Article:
The second story focuses on Thatcher Greenwood who is a teacher in the 1870s in Vineland. He is newly married to a beauty, Rose, who is not interested in his scientific pursuits. He meets (the real life) Mary Treat, next door, who is in contact with Darwin and other evolutionists. Vineland has been set up as a model town but is in the clutches of its founder Landis. Although Landis claims that he had created a utopia, its rotten core is revealed when Landis is acquitted of the murder of a prominent critic of his controlling practices. His acolyte the headteacher rejects evidential science and makes life difficult for Thatcher in the school where he teaches. The parallels with today are obvious and real.
Underpinning both stories is the wonder and fragility of the natural world. Thatcher Greenwood and Mary Treat are uncovering the marvel of the flora around them through an understanding of the new theories of evolution and they are also contributing to the development of the new ideas and theories.
In the present-day story the characters are facing the climate crisis. It is Tig who speaks for the future. She and her mother are sitting in the cemetery where they have deposited some of the ashes of Willa’s dreadful father-in-law.
‘It’s so scary. It’s going to be fire and rain, Mom. Storms we can’t deal with, so many people homeless. Not just homeless but placeless. Cities can go underwater and then what? You can’t shelter in place anymore when there isn’t a place.’ […]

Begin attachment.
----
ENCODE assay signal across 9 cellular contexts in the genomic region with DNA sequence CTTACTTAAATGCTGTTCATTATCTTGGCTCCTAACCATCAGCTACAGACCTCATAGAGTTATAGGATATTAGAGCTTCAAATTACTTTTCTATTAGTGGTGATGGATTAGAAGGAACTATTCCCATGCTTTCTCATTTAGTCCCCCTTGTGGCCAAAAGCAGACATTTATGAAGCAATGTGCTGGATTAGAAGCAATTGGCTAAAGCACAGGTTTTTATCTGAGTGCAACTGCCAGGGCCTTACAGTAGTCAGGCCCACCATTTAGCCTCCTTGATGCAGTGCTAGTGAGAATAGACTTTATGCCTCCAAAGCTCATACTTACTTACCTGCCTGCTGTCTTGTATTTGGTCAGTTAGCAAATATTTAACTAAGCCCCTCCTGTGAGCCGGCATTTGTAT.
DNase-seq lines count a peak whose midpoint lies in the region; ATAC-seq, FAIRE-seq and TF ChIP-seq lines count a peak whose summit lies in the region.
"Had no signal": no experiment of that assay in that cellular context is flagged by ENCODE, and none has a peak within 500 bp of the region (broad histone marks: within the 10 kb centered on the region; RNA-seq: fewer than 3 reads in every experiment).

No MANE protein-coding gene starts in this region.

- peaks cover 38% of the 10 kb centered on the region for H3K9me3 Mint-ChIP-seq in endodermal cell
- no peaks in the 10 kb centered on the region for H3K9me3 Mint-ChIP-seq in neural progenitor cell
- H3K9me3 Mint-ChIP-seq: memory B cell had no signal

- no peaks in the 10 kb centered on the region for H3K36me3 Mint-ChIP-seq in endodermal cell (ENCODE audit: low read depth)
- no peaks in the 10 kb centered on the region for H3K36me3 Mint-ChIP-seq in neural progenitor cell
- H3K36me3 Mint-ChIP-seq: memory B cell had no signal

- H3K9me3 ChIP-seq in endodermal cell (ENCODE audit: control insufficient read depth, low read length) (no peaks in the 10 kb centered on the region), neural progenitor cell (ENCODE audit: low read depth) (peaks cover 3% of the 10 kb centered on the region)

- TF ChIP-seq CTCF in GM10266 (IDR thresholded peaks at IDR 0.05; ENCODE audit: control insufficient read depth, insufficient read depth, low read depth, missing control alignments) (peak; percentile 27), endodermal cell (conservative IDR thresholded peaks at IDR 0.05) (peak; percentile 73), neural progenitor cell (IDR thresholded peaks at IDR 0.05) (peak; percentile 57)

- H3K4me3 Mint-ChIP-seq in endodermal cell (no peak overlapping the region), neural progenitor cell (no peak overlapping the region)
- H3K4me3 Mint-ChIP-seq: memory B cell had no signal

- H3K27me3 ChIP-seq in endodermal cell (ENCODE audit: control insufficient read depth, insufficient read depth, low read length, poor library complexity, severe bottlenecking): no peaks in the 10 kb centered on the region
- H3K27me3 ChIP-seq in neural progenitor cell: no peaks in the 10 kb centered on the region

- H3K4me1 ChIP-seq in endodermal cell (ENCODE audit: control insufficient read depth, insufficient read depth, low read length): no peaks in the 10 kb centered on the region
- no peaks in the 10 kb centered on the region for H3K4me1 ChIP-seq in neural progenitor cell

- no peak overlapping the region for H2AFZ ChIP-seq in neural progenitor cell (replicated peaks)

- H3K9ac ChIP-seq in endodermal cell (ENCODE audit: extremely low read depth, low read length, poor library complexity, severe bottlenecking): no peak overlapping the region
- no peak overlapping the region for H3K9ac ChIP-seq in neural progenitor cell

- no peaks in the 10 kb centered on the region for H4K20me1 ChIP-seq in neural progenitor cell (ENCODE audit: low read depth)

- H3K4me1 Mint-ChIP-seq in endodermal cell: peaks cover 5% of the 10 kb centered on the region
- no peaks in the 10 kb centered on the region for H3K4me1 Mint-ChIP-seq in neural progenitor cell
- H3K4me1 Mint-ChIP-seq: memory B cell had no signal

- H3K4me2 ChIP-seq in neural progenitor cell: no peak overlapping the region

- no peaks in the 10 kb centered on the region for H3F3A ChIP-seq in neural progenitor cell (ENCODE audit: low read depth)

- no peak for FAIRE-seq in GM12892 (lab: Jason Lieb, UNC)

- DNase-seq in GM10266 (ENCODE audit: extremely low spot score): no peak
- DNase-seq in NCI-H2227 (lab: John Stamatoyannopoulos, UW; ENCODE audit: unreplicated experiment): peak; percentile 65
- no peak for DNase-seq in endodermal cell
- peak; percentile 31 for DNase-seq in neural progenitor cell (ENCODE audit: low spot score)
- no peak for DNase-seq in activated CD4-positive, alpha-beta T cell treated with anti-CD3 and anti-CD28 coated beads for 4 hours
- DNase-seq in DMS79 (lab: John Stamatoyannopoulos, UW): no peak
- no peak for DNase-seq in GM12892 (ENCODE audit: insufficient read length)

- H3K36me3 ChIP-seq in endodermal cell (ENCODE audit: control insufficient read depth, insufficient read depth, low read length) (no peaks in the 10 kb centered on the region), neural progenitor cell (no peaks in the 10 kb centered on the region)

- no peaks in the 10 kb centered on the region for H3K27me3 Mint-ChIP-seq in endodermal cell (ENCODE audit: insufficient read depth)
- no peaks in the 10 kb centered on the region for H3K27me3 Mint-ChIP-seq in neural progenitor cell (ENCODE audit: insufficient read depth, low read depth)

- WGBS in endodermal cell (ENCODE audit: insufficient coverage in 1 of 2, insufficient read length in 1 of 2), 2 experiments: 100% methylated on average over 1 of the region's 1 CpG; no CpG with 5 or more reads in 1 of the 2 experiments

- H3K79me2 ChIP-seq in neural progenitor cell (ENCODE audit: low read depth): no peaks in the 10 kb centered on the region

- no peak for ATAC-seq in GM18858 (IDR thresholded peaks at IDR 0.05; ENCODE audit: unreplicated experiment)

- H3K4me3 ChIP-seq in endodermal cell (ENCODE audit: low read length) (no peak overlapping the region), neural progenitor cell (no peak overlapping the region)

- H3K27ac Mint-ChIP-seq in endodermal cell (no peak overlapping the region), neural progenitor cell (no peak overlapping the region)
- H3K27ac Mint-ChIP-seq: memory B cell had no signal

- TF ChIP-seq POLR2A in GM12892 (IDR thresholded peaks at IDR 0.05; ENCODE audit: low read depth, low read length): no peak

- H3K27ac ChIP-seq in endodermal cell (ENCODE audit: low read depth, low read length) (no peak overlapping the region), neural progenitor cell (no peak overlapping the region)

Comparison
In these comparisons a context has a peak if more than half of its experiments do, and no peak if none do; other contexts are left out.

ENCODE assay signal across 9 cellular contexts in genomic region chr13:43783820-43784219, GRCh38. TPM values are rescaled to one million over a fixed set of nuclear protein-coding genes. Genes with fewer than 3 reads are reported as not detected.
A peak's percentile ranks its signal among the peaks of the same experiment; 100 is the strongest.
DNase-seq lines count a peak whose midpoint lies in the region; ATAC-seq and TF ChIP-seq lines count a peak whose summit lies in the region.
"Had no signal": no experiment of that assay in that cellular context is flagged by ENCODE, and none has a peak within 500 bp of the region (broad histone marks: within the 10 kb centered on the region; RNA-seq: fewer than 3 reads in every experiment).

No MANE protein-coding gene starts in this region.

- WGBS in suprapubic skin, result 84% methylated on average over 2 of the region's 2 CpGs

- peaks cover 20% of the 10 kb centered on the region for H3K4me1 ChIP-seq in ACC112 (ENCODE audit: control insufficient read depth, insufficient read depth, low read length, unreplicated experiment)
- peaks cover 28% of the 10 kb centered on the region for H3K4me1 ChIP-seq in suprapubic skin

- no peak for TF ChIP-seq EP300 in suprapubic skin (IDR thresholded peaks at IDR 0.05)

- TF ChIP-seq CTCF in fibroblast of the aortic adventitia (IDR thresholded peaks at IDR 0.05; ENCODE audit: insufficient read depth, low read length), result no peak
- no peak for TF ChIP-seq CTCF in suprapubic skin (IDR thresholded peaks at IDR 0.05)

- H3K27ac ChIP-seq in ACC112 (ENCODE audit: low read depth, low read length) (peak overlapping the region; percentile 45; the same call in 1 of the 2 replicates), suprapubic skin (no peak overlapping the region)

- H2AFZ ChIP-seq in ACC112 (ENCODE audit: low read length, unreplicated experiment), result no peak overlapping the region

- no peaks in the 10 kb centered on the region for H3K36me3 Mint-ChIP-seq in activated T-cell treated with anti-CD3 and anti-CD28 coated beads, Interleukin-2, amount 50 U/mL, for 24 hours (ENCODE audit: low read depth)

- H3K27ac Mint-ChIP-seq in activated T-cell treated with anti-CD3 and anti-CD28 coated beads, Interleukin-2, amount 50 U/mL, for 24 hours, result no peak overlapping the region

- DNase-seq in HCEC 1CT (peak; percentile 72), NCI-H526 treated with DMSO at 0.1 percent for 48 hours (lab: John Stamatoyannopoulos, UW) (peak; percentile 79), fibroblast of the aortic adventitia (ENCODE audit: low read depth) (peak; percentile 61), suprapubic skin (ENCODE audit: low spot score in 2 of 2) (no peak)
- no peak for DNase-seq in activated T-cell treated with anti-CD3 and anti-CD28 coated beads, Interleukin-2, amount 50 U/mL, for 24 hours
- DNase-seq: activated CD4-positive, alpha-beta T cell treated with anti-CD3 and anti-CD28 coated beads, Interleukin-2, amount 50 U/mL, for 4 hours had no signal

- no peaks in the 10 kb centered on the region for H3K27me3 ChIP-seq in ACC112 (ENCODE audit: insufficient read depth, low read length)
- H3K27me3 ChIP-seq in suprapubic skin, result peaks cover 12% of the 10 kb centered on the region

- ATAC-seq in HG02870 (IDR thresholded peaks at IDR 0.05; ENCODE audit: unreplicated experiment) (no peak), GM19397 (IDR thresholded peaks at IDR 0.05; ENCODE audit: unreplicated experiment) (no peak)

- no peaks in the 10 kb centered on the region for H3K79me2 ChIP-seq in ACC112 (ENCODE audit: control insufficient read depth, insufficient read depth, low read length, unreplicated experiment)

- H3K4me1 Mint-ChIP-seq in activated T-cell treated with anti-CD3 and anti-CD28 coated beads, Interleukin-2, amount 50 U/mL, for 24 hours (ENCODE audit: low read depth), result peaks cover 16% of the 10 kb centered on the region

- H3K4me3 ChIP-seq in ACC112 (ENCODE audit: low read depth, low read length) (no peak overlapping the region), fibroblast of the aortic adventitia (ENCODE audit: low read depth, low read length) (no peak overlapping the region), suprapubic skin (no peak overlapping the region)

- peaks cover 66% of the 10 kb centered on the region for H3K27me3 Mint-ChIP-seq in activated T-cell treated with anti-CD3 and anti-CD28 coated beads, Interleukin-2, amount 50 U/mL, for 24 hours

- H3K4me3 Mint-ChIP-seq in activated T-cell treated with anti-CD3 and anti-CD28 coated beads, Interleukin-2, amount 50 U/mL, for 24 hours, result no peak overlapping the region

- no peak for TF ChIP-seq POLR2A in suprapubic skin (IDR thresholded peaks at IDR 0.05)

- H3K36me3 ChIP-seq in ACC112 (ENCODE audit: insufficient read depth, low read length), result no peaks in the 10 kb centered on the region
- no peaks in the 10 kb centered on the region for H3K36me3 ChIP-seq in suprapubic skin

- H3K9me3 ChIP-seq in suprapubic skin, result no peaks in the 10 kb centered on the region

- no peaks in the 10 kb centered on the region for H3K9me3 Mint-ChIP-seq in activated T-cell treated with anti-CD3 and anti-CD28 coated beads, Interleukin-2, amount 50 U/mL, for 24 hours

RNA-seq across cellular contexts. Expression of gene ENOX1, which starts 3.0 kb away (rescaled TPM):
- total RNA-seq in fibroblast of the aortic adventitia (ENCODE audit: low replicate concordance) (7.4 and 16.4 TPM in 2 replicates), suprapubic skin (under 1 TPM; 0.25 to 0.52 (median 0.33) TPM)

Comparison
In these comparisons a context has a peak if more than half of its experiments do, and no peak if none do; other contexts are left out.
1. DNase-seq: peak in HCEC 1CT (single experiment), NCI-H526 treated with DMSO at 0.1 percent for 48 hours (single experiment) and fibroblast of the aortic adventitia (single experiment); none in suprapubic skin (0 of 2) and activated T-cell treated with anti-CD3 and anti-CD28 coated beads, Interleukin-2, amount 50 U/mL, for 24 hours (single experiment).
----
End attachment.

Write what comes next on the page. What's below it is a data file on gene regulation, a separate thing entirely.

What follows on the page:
‘I don’t mean to hurt your feelings, Mom,’ she said quietly. ‘You and Dad did your best. But all the rules have changed and it’s hard to watch people keep carrying on just the same, like it’s business as usual.’
‘All the rules. Really?’ (462-3)
Challenged to describe how people like them might adapt to living in the future, Tig provides some very down to earth examples and I suggest you read them. It’s the core dialogue of the book. Barbara Kingsolver is again warning us about the future towards which our actions and attitudes are impelling us. Our future will be without shelter, unsheltered, unless we change how we live, change the rules, all the rules.
Barbara Kingsolver’s books
I have long admired the writings of Barbara Kingsolver and was pleased to be introduced to her more than ten years ago by my sister. I especially enjoy the variety of locations and timeframes of her writing, which always illuminate pressing present-day problems and issues by reference to history as well as to what we see around us. All this is carried by a strong narrative about very authentic humans who we can recognise and perhaps identify with. It feels like she shares some of this territory with Anne Tyler.
And to do all this she must be an excellent researcher; Belgian Congo for The Poisonwood Bible (1998); Freida Kahlo, Trotsky and post-war America for The Lacuna (2009); the monarch butterfly for Flight Behaviour (2012). In Unsheltered she takes pleasure in revealing ‘a nineteenth century biologist whose work deserves to be better known’. (523) This is Mary Treat who really did correspond with Charles Darwin.
She also lives her beliefs. The book Animal, Vegetable, Miracle: a year of food life (2007) was written with her family. They moved from Arizona to a farm to live as sustainably as they could in Virginia, learning by working with the community, as well as by drawing on the family’s experiences.
Unsheltered by Barbara Kingsolver, published in 2018 by Faber. 524pp